By | 07 Sep 2022 at 5:08 PM
Native Women's Equal Pay Day 2022: Date, History and Importance

On September 8th, 2022, the United States will officially become a country that fully recognizes and compensates women for their work equal to that of men. While this date may seem far off, it’s important to keep in mind that there is still work to be done in order to achieve full gender parity. Join us on September 8th as we celebrate Native Women’s Equal Pay Day and continue the fight for equal pay for all!

What is Native Women’s Equal Pay Day?

Native Women’s Equal Pay Day is an annual event in the United States that celebrates the progress that has been made for Native women in the workplace.

Native women have long been discriminated against in the workplace, and their wages have remained significantly lower than those of white men. This inequality has continued even after Native women achieved full citizenship and voting rights. In 2013, Native women earned only 71% of what white men earned.

Every year, on Native Women’s Equal Pay Day, we remind people of the continuing injustice faced by Native women in the workforce. We hope that this day will serve as a reminder of the work that needs to be done to fully equalize pay disparities between Native and non-Native women.

The History of Native Women and Equal Pay

Native women have been working as laborers and in other jobs for far too long. The history of Native women and equal pay is a story of discrimination, inequality, and injustice.

Native women have been working as laborers and in other jobs for far too long. The history of Native women and equal pay is a story of discrimination, inequality, and injustice.

Native women were working in the United States before the country was even founded. They were working as domestics, farmworkers, and seamstresses. However, it was not until the late 1800s that they began to receive equal pay for the same work as white men.

The cause of this inequality is complex, but can be traced back to laws and customs that discriminated against Native Americans. For example, it was illegal for Native Americans to own land or vote. This meant that they were excluded from many opportunities that would have given them an edge in the workforce.

Despite these obstacles, many Native women fought for their rights. They organized labor unions and took legal action to get equal pay for their work. In 1970, Congress passed the Equal Pay Act Amendments, which finally protected Native American workers from discrimination in the workplace.

The Current State of Native Women and Equal Pay

Today is Native Women’s Equal Pay Day in the United States, which marks the point at which women earn what men earn based on their job titles and years of experience.

The current state of Native women and equal pay is not good. In fact, according to a report released by the National Indian Women’s Association (NIWA), Native women earn only 57% of what white men earn. This gap has barely budged in the past decade, and it has actually gotten worse for some groups of women.

In addition, Native women are more likely than white women to work in low-wage occupations. As a result, they face greater challenges in earning an equal wage. For example, according to the report, native women are twice as likely as white women to work in sales and service jobs. They are also three times as likely to work in food preparation and serving jobs.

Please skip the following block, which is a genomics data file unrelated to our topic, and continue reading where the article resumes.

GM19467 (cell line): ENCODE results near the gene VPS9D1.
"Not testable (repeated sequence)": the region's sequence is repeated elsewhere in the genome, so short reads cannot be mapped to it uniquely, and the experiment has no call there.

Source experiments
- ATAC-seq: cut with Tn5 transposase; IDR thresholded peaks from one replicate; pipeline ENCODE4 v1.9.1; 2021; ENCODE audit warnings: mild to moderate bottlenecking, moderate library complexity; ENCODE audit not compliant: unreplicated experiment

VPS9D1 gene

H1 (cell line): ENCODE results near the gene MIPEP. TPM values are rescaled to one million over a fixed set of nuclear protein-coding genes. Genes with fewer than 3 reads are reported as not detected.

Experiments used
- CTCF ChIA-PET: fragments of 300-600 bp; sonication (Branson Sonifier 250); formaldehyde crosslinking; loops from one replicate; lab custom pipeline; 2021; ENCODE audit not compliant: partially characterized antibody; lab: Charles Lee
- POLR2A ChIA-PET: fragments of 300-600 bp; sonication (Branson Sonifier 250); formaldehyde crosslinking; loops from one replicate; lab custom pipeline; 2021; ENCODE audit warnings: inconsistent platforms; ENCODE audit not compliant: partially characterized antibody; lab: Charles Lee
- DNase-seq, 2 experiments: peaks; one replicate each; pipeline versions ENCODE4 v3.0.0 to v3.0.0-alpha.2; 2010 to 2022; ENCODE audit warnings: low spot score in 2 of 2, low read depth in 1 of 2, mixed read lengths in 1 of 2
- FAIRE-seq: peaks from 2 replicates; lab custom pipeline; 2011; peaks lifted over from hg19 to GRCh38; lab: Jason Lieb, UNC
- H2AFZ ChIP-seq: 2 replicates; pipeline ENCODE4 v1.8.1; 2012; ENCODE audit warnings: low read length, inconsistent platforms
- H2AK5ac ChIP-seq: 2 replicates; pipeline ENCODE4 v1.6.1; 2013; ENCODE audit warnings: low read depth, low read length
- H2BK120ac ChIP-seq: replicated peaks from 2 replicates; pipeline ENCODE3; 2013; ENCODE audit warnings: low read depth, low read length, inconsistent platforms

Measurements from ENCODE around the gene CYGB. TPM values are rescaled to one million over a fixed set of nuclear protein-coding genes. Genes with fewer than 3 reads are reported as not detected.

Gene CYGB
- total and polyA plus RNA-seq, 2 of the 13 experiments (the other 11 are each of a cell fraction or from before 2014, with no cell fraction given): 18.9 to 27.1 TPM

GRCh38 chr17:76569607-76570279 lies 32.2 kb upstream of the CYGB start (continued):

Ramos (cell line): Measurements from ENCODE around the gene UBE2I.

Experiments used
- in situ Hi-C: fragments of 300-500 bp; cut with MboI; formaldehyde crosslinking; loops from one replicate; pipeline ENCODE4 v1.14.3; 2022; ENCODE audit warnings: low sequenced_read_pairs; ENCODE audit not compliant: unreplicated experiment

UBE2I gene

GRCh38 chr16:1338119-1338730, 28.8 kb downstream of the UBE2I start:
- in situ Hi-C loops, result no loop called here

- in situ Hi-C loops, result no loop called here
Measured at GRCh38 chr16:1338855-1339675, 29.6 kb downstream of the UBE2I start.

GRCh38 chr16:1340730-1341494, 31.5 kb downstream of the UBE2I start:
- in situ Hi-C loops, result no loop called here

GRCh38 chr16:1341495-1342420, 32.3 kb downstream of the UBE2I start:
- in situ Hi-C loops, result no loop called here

NIWA is calling for immediate action to address the disparities faced by Native women in the workplace. The organization is urging Congress to pass the Paycheck Fairness Act, which would require employers to disclose wage information by gender and ethnicity. The act would also create penalties for companies that violate wage disclosure rules.

NIWA also recommends expanding

The Road Forward for Native Women and Equal Pay

According to the National Women’s Law Center, in 2017 women working full-time, year-round in the U.S. earned only 79 percent of what men earned. This figure includes workers of all races and ethnicities, but disparities persist for Native American and Alaska Native women. Nationally, Native women make just 72 cents on the dollar compared to white men.

Despite these persistent disparities, there are some signs of progress. Since 2009, the number of states with laws mandating equal pay has more than doubled from six to 12. And this year, eight states – California, Connecticut, Hawaii, Maine, New York, Oregon, Vermont and Washington – have passed laws addressing wage transparency or paycheck fairness for all employees, not just those who are traditionally marginalized (such as people of color).

While we still have a long way to go, we can take heart in the fact that progress is being made and that we are on a path forward fighting

Conclusion

Today, September 8th marks the United States’ designated day to focus attention on the issue of Native American women’s unequal pay. This date was chosen because it is exactly 20 years since the passage of the Indian Child Welfare Act (ICWA), which recognized that Native American children are more likely to be living in poverty and in abusive homes. According to a report by The National Women’s Law Center, as of 2016, Native American women make only 63 cents for every dollar earned by men. This gap persists despite the fact that Native American women have higher levels of education than their male counterparts and work in many high-paying jobs. We must continue working towards closing this wage gap and ensuring equality for all members of our society, no matter what race or ethnicity they may belong to.